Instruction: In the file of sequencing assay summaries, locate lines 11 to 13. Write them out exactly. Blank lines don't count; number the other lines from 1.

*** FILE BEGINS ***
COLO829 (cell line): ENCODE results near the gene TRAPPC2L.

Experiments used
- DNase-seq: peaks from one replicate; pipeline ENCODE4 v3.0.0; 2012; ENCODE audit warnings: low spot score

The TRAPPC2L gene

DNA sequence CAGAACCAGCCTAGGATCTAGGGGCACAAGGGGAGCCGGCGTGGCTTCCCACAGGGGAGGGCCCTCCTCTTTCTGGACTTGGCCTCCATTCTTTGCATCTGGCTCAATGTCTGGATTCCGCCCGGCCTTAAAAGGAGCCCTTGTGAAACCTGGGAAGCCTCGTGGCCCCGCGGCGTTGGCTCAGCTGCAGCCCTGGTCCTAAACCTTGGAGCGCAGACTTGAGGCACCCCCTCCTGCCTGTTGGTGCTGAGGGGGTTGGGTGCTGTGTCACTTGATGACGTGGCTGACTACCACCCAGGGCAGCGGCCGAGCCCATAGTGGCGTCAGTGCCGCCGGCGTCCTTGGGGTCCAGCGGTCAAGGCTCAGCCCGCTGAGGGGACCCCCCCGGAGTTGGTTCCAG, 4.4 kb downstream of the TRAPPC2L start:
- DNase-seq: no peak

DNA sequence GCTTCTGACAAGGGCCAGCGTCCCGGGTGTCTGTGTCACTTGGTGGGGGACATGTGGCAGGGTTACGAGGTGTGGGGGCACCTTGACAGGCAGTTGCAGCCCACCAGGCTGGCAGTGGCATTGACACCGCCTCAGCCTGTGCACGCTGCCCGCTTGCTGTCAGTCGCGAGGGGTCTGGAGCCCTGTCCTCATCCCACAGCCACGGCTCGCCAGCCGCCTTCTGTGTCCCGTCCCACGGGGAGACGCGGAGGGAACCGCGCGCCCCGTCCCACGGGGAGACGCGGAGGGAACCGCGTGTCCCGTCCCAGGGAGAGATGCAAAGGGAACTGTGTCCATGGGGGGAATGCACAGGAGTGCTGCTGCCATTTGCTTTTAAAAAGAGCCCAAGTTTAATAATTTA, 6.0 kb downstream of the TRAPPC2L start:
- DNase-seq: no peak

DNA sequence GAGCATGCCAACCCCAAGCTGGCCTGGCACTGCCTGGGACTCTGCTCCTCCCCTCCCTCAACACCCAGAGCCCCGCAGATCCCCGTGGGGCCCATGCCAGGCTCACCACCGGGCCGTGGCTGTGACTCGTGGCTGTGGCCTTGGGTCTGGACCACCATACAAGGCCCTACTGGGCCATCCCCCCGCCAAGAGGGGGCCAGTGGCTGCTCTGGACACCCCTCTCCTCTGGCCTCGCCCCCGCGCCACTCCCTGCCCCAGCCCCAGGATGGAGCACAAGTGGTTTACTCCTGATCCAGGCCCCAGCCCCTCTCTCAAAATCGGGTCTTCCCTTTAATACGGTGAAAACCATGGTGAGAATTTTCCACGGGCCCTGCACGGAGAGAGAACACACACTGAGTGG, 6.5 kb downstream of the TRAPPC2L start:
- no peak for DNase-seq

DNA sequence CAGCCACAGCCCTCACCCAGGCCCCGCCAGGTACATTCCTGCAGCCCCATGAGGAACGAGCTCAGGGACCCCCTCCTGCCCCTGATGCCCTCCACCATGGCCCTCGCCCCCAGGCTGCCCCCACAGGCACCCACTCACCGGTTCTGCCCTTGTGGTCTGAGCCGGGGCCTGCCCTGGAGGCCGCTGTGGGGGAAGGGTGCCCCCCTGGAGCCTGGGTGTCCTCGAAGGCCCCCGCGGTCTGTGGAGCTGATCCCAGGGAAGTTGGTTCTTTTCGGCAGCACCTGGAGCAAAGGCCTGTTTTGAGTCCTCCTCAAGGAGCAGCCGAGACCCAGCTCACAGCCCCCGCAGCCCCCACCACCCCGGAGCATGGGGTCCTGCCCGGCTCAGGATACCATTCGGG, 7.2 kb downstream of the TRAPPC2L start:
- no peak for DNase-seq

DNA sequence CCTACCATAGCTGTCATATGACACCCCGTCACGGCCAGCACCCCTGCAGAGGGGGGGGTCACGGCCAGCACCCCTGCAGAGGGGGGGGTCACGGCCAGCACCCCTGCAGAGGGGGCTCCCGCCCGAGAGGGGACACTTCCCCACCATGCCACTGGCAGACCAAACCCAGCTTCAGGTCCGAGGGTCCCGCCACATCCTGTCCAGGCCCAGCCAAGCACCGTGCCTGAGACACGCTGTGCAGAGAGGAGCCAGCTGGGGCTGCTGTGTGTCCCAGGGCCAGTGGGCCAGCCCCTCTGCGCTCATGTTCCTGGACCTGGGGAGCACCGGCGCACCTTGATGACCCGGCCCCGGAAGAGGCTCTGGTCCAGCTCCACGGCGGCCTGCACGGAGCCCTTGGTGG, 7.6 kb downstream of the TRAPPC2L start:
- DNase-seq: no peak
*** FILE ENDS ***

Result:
DNA sequence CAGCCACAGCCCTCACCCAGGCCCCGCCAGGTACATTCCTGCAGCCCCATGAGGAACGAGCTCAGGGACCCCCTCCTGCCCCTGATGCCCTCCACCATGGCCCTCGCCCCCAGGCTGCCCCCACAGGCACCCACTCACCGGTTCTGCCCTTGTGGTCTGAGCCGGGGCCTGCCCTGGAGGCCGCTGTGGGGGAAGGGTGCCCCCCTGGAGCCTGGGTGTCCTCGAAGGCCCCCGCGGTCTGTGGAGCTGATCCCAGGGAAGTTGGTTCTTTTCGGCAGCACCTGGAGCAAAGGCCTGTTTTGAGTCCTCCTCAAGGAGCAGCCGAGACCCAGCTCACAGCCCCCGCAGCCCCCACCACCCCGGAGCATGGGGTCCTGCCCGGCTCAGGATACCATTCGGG, 7.2 kb downstream of the TRAPPC2L start:
- no peak for DNase-seq

DNA sequence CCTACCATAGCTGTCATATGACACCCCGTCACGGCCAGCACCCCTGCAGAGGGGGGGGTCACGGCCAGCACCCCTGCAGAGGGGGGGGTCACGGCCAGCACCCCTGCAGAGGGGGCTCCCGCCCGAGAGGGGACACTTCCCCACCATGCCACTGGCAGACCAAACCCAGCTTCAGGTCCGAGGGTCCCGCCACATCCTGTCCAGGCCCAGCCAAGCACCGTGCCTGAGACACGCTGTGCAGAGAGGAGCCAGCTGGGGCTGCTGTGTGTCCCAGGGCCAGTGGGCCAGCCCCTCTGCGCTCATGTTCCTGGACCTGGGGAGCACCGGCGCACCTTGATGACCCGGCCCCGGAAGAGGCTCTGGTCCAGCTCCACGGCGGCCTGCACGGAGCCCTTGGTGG, 7.6 kb downstream of the TRAPPC2L start: